350 youth (grades 2-5), 100 caregivers, 16+ librarians, and 16+ engineers participate in a library education program centered on engaging youth with age-appropriate, technology-rich STEM learning experiences fundamental to the engineering process.
Early experiences in science, technology, engineering, and math (STEM) are important for getting youth interested in STEM fields, particularly for girls. Here, we explore how an after-school robotics club can provide informal STEM experiences that inspire students to engage with STEM in the future. Human-centered robotics, with its emphasis on the social aspects of science and technology, may be especially important for bringing girls into the STEM pipeline. Using a problem-based approach, we designed two robotics challenges.
This paper describes the findings of a pilot study that used robotics and game design to develop middle school students’ computational thinking strategies. One hundred and twenty-four students engaged in LEGO® EV3 robotics and created games using Scalable Game Design software. The results of the study revealed students’ pre–post self-efficacy scores on the construct of computer use declined significantly, while the constructs of videogaming and computer gaming remained unchanged.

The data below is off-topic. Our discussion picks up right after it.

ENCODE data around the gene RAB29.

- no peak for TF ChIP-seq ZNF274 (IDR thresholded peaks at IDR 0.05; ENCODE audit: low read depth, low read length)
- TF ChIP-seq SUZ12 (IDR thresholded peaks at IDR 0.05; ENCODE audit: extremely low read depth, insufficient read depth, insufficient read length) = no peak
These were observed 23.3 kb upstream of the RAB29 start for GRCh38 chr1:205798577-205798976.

2-teacher, 4-student teams from 24 high schools learn robotics and entrepreneurship in 4-week summer institutes, following which they engage 1,200 students in semester-long courses and semester-long capstone projects for NYU's Inno/Vention contest.
Survey after survey has shown a lack of women engaged in science, technology, engineering and mathematics (STEM) fields. It's an utterly human problem, but one group of eighth-grade girls recently experimented with a way to address at least one aspect of it -- with robots. The students, participating in a program funded by the National Science Foundation (NSF) called Co-Robots for CompuGirls, programmed a pair of two-foot, identical humanoid "Nao" robot avatars to help with the process of interviewing for a STEM position.